# Interesting integral

• August 26th 2009, 03:49 AM
simplependulum
Interesting integral
It should be in the sub-forum "Interesting Math Problem" but there is no such place for me to post (Rofl) It is not very hard but the answer is extremely elegant !!

Show that $I_{m} = \int_0^{\frac{\pi}{2}} \ln[\sin(x)] \sin^{2m}(x)~dx = \frac{\pi \binom{2m}{m} }{4^m} [( \frac{1}{1} - \frac{1}{2} + \frac{1}{3} - ... + \frac{1}{2m-1} - \frac{1}{2m} )- \ln2 ]$

and $I_0 = -\frac{\pi}{2}\ln2$
• August 26th 2009, 02:13 PM
NonCommAlg
Quote:

Originally Posted by simplependulum

Show that $I_{m} = \int_0^{\frac{\pi}{2}} \ln[\sin(x)] \sin^{2m}(x)~dx = \frac{\pi \binom{2m}{m} }{4^m} [( \frac{1}{1} - \frac{1}{2} + \frac{1}{3} - ... + \frac{1}{2m-1} - \frac{1}{2m} )- \ln2 ]$

are you sure this is correct? for example, according to may solution $I_1=\frac{\pi}{8} - \frac{\pi}{4} \ln 2,$ but your formula gives us: $I_1=\frac{\pi}{4} - \frac{\pi}{2} \ln 2.$ (Wondering) since i can't be wrong, so you must be wrong then! haha
• August 26th 2009, 04:24 PM
luobo
Quote:

Originally Posted by NonCommAlg
are you sure this is correct? for example, according to may solution $I_1=\frac{\pi}{8} - \frac{\pi}{4} \ln 2,$ but your formula gives us: $I_1=\frac{\pi}{4} - \frac{\pi}{2} \ln 2.$ (Wondering) since i can't be wrong, so you must be wrong then! haha

haha, I more and more tend to think this integral is a guess by some "experimental mathematicians".

Anyway, the correct answer is half of simplependulum's formula.
• August 26th 2009, 06:32 PM
NonCommAlg
let $m \geq 0$ be an integer. let $J_m = \int_0^{\frac{\pi}{2}} \sin^{2m} x \ dx = \frac{\pi}{4^m} \binom{2m-1}{m}.$ we have: $I_{m+1}=\int_0^{\frac{\pi}{2}}\ln(\sin x) (1 \ - \ \cos^2 x) \sin^{2m}x \ dx=I_m \ - \ \int_0^{\frac{\pi}{2}} \ln(\sin x) \cos^2 x \sin^{2m} x \ dx.$ call this $(1).$

now let $u=\cos x \sin^{2m} x, \ \ln(\sin x) \cos x \ dx = dv.$ then $v=\ln(\sin x) \sin x - \sin x$ and $du=(2m \sin^{2m-1} x - (2m+1)\sin^{2m+1}x) \ dx.$ therefore integration by parts gives us:

$\int_0^{\frac{\pi}{2}} \ln(\sin x) \cos^2 x \sin^{2m} x \ dx=(2m+1)I_{m+1} - 2mI_m - (2m+1)J_{m+1} + 2m J_m.$ put this in $(1)$ to get: $I_{m+1}=\frac{2m+1}{2m+2}I_m + \frac{\pi}{2(m+1)^24^{m+1}}\binom{2m}{m}, \ \ m \geq 0, \ \ I_0 = -\frac{\pi}{2} \ln 2.$

that's what i got and i think it's good enough! of course this recurrence relation will also give us a general formula for $I_{m+1}$ but i'm not going to do it! (Shake)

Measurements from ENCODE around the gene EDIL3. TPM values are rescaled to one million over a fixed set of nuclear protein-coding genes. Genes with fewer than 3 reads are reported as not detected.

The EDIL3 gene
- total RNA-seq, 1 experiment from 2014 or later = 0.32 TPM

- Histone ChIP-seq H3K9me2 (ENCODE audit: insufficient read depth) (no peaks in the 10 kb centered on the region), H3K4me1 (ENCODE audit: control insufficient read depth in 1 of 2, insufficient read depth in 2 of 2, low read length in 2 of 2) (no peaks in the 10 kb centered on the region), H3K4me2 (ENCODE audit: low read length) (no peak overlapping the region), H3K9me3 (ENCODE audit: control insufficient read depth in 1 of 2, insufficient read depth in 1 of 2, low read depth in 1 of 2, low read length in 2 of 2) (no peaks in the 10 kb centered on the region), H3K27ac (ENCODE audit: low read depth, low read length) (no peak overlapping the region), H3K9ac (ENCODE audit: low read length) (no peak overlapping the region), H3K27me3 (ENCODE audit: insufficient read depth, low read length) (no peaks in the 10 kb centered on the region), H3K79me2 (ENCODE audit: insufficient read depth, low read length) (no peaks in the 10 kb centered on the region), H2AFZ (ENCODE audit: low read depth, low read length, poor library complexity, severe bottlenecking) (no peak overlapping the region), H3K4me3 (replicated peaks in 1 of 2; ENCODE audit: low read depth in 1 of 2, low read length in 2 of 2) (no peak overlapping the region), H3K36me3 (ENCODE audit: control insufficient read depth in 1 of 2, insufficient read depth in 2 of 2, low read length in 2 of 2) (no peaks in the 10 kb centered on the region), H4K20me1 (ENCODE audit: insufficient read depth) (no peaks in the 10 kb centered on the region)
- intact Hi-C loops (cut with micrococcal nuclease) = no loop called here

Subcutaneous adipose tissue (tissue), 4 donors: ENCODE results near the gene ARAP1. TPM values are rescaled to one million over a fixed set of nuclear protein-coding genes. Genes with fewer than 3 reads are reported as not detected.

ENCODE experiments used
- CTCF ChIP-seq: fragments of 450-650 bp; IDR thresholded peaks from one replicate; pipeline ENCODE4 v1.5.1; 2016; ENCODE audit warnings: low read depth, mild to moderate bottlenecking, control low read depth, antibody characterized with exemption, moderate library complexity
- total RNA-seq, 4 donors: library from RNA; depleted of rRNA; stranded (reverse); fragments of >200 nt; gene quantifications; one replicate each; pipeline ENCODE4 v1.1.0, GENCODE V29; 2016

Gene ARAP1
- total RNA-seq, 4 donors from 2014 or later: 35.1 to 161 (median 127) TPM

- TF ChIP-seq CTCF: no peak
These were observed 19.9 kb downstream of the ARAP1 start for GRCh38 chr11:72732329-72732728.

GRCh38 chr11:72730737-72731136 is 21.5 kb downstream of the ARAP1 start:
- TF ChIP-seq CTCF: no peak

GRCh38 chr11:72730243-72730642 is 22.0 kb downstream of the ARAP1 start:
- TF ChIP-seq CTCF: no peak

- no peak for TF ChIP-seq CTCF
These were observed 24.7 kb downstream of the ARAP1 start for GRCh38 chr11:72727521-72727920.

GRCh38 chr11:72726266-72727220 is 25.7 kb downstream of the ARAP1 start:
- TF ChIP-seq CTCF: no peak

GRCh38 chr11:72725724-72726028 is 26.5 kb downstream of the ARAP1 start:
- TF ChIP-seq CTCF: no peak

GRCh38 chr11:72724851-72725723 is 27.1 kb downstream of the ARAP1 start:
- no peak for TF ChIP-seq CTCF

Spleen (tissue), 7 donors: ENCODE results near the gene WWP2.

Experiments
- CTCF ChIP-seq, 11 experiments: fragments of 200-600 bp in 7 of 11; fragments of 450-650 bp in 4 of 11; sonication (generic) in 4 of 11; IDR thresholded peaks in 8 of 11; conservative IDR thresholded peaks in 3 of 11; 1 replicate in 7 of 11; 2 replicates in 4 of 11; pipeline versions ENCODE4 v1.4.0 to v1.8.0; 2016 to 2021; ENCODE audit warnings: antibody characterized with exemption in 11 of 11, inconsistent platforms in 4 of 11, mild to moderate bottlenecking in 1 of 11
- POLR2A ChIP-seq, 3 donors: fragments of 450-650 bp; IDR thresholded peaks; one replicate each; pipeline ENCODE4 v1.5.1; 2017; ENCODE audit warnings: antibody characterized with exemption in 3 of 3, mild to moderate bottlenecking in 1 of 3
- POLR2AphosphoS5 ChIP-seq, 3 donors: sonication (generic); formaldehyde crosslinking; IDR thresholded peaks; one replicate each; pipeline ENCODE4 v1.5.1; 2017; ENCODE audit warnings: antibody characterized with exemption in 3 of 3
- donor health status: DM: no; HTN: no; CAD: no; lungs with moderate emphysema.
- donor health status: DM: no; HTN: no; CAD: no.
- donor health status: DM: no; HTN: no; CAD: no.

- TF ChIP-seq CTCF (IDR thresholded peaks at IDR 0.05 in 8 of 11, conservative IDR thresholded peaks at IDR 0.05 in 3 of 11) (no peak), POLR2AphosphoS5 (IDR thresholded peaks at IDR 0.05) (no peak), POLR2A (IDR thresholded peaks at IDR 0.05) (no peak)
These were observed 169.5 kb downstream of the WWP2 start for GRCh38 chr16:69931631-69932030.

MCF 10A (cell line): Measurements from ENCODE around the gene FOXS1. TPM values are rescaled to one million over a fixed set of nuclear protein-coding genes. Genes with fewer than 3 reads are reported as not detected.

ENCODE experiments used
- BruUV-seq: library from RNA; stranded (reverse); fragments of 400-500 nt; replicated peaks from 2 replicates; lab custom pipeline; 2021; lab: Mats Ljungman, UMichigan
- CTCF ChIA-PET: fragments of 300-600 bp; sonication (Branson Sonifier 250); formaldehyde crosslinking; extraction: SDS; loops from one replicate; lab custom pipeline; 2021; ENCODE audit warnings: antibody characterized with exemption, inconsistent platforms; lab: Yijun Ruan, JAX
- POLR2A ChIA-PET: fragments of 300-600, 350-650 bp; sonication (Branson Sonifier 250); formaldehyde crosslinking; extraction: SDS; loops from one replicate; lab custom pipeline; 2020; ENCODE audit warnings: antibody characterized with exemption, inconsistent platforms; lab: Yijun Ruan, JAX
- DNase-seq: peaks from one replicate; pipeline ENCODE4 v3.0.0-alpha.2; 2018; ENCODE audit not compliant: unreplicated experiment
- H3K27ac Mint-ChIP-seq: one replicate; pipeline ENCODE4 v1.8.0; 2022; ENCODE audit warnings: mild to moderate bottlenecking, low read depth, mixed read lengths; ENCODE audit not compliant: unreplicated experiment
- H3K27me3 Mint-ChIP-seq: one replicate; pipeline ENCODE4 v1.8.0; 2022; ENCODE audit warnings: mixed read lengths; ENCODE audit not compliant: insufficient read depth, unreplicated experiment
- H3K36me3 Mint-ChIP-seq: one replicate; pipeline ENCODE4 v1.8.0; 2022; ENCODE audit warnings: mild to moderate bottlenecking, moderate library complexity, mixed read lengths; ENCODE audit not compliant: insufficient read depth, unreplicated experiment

• August 26th 2009, 07:10 PM
simplependulum
Thanks for your corrections (Happy) , i think i need to have a double check after i finish a problem next time . (Crying)
• August 27th 2009, 04:31 AM
luobo
Quote:

Originally Posted by simplependulum
It should be in the sub-forum "Interesting Math Problem" but there is no such place for me to post (Rofl) It is not very hard but the answer is extremely elegant !!

Show that $I_{m} = \int_0^{\frac{\pi}{2}} \ln[\sin(x)] \sin^{2m}(x)~dx = \frac{\pi \binom{2m}{m} }{4^m} [( \frac{1}{1} - \frac{1}{2} + \frac{1}{3} - ... + \frac{1}{2m-1} - \frac{1}{2m} )- \ln2 ]$

and $I_0 = -\frac{\pi}{2}\ln2$

The integral on the LHS is:
$
-\frac{1}{4} \sum_{n=1}^{\infty} \frac{\beta(m+\frac{1}{2},n+\frac{1}{2})}{n}
$
• August 27th 2009, 05:53 AM
simplependulum
Quote:

Originally Posted by luobo
The integral on the LHS is:
$
-\frac{1}{4} \sum_{n=1}^{\infty} \frac{\beta(m+\frac{1}{2},n+\frac{1}{2})}{n}
$

Oh i see you have made use of this identity (Happy) $\sin^2(x) = 1 - \cos^2(x)$

I wish to know how can we apply magic differentiation !

and here is another expression for L.H.S.

since
$\ln[\sin(x)] = \lim_{a\to0} \frac{1}{a} [ (\sin(x))^a - 1]$

the integral become $\lim_{a\to0}\frac{1}{2a} [ \beta( \frac{a}{2} + m + \frac{1}{2} , \frac{1}{2} ) - \beta( m + \frac{1}{2} , \frac{1}{2})] = \frac{1}{2} \lim_{a\to0} [ \beta( \frac{a}{2} + m + \frac{1}{2} , \frac{1}{2} ) ]'$
• August 27th 2009, 12:29 PM
luobo
Quote:

Originally Posted by simplependulum
It should be in the sub-forum "Interesting Math Problem" but there is no such place for me to post (Rofl) It is not very hard but the answer is extremely elegant !!

Show that $I_{m} = \int_0^{\frac{\pi}{2}} \ln[\sin(x)] \sin^{2m}(x)~dx = \frac{\pi \binom{2m}{m} }{4^m} [( \frac{1}{1} - \frac{1}{2} + \frac{1}{3} - ... + \frac{1}{2m-1} - \frac{1}{2m} )- \ln2 ]$

and $I_0 = -\frac{\pi}{2}\ln2$

Here is another way, use this formula

$
\ln \sin x = -\ln 2 - \sum_{k=1}^{\infty} \frac{\cos(2kx)}{k}
$

Then use the following orthogonality
$
\int_0^{\frac{\pi}{2}} \cos(2kx) \cos(2nx) \ dx = \frac{\pi}{4} \ \delta_{kn}
$

Interested people can try, but I am just too busy to do so (Happy).